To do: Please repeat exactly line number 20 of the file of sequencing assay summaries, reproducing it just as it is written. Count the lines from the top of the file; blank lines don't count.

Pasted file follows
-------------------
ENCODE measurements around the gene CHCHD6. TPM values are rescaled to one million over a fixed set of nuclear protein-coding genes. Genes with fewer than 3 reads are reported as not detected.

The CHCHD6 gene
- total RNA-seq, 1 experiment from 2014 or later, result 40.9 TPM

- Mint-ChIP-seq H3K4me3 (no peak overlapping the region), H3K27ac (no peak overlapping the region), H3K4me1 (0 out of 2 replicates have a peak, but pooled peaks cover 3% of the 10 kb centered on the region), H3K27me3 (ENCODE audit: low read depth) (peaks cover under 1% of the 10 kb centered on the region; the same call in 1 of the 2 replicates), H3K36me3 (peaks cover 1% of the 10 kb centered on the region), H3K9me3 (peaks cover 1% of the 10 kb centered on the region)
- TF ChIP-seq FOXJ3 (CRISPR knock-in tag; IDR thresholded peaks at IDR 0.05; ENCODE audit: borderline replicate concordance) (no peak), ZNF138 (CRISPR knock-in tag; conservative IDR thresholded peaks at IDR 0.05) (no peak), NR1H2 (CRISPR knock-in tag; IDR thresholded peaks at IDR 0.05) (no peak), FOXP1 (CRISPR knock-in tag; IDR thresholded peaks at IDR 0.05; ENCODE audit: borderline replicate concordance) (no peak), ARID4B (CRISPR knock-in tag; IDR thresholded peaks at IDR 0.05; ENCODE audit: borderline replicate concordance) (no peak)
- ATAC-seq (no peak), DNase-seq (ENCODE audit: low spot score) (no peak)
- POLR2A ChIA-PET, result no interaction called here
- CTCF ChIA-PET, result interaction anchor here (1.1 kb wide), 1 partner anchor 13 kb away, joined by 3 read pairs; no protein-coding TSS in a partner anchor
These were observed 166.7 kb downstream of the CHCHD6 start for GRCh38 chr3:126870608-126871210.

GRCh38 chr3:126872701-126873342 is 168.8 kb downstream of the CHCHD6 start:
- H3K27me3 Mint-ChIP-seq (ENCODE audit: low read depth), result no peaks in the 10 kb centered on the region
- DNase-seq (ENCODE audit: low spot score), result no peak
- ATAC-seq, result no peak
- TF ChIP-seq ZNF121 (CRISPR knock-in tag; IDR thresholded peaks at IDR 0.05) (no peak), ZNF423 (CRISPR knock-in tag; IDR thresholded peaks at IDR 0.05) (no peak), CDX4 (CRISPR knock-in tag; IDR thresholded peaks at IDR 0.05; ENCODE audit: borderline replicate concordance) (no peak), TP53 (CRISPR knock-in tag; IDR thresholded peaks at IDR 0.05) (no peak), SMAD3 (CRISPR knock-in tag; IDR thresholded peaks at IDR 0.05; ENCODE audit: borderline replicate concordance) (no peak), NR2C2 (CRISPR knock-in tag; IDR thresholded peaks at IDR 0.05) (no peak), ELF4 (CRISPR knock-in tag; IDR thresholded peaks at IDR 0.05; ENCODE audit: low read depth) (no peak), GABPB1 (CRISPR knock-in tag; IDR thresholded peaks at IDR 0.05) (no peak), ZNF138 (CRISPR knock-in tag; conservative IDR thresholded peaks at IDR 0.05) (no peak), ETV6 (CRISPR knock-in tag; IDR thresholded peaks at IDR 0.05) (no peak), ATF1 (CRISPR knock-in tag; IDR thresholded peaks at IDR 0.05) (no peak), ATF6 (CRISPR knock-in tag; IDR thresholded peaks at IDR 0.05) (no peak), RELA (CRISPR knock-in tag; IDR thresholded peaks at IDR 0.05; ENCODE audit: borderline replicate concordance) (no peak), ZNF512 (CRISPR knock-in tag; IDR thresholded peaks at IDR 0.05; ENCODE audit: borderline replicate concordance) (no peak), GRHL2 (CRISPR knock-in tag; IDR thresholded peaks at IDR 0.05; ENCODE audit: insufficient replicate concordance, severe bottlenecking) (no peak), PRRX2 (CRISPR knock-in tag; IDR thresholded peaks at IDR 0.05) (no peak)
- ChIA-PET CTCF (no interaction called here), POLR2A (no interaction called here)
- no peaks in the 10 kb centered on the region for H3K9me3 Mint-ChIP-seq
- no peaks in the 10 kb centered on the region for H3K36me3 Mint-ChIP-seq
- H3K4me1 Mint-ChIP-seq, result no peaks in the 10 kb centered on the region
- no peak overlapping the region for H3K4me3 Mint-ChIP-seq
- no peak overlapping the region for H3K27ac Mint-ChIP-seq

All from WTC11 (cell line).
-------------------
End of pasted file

- no peak overlapping the region for H3K27ac Mint-ChIP-seq